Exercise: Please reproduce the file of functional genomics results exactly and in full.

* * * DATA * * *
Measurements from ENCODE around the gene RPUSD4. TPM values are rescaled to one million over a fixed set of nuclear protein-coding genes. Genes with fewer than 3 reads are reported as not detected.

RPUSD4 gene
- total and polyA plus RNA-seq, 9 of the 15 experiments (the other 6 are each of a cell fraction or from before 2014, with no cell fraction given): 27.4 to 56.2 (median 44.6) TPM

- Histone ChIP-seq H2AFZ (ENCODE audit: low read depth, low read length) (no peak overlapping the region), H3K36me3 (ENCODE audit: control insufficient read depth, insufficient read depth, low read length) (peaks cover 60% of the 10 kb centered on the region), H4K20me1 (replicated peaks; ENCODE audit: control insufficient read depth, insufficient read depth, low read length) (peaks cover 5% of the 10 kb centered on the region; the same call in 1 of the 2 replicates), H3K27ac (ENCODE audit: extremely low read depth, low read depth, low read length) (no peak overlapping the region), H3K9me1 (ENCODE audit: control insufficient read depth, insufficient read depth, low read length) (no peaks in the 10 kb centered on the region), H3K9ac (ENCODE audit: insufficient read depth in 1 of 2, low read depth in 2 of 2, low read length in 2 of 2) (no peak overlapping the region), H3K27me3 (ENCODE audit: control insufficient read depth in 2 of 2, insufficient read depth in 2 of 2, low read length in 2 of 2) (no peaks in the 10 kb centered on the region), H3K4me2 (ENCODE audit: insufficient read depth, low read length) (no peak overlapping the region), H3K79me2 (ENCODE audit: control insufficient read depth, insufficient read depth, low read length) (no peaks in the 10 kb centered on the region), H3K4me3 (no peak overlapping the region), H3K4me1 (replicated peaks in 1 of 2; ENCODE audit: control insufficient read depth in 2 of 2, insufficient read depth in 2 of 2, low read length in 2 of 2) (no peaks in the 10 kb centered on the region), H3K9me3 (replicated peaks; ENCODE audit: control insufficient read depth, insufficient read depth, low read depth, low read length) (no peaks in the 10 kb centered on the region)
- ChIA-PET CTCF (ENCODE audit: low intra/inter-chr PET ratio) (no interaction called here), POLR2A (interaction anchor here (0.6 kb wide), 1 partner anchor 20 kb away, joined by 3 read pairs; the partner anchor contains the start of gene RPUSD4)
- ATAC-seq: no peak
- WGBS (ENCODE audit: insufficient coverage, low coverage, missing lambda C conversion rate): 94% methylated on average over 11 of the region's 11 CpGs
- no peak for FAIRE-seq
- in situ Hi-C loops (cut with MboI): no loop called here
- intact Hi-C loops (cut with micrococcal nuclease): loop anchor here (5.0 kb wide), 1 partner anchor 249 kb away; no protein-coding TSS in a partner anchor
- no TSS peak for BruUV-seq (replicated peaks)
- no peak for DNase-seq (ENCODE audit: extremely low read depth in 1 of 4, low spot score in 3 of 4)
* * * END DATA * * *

Measurements from ENCODE around the gene RPUSD4. TPM values are rescaled to one million over a fixed set of nuclear protein-coding genes. Genes with fewer than 3 reads are reported as not detected.

RPUSD4 gene
- total and polyA plus RNA-seq, 9 of the 15 experiments (the other 6 are each of a cell fraction or from before 2014, with no cell fraction given): 27.4 to 56.2 (median 44.6) TPM

- Histone ChIP-seq H2AFZ (ENCODE audit: low read depth, low read length) (no peak overlapping the region), H3K36me3 (ENCODE audit: control insufficient read depth, insufficient read depth, low read length) (peaks cover 60% of the 10 kb centered on the region), H4K20me1 (replicated peaks; ENCODE audit: control insufficient read depth, insufficient read depth, low read length) (peaks cover 5% of the 10 kb centered on the region; the same call in 1 of the 2 replicates), H3K27ac (ENCODE audit: extremely low read depth, low read depth, low read length) (no peak overlapping the region), H3K9me1 (ENCODE audit: control insufficient read depth, insufficient read depth, low read length) (no peaks in the 10 kb centered on the region), H3K9ac (ENCODE audit: insufficient read depth in 1 of 2, low read depth in 2 of 2, low read length in 2 of 2) (no peak overlapping the region), H3K27me3 (ENCODE audit: control insufficient read depth in 2 of 2, insufficient read depth in 2 of 2, low read length in 2 of 2) (no peaks in the 10 kb centered on the region), H3K4me2 (ENCODE audit: insufficient read depth, low read length) (no peak overlapping the region), H3K79me2 (ENCODE audit: control insufficient read depth, insufficient read depth, low read length) (no peaks in the 10 kb centered on the region), H3K4me3 (no peak overlapping the region), H3K4me1 (replicated peaks in 1 of 2; ENCODE audit: control insufficient read depth in 2 of 2, insufficient read depth in 2 of 2, low read length in 2 of 2) (no peaks in the 10 kb centered on the region), H3K9me3 (replicated peaks; ENCODE audit: control insufficient read depth, insufficient read depth, low read depth, low read length) (no peaks in the 10 kb centered on the region)
- ChIA-PET CTCF (ENCODE audit: low intra/inter-chr PET ratio) (no interaction called here), POLR2A (interaction anchor here (0.6 kb wide), 1 partner anchor 20 kb away, joined by 3 read pairs; the partner anchor contains the start of gene RPUSD4)
- ATAC-seq: no peak
- WGBS (ENCODE audit: insufficient coverage, low coverage, missing lambda C conversion rate): 94% methylated on average over 11 of the region's 11 CpGs
- no peak for FAIRE-seq
- in situ Hi-C loops (cut with MboI): no loop called here
- intact Hi-C loops (cut with micrococcal nuclease): loop anchor here (5.0 kb wide), 1 partner anchor 249 kb away; no protein-coding TSS in a partner anchor
- no TSS peak for BruUV-seq (replicated peaks)
- no peak for DNase-seq (ENCODE audit: extremely low read depth in 1 of 4, low spot score in 3 of 4)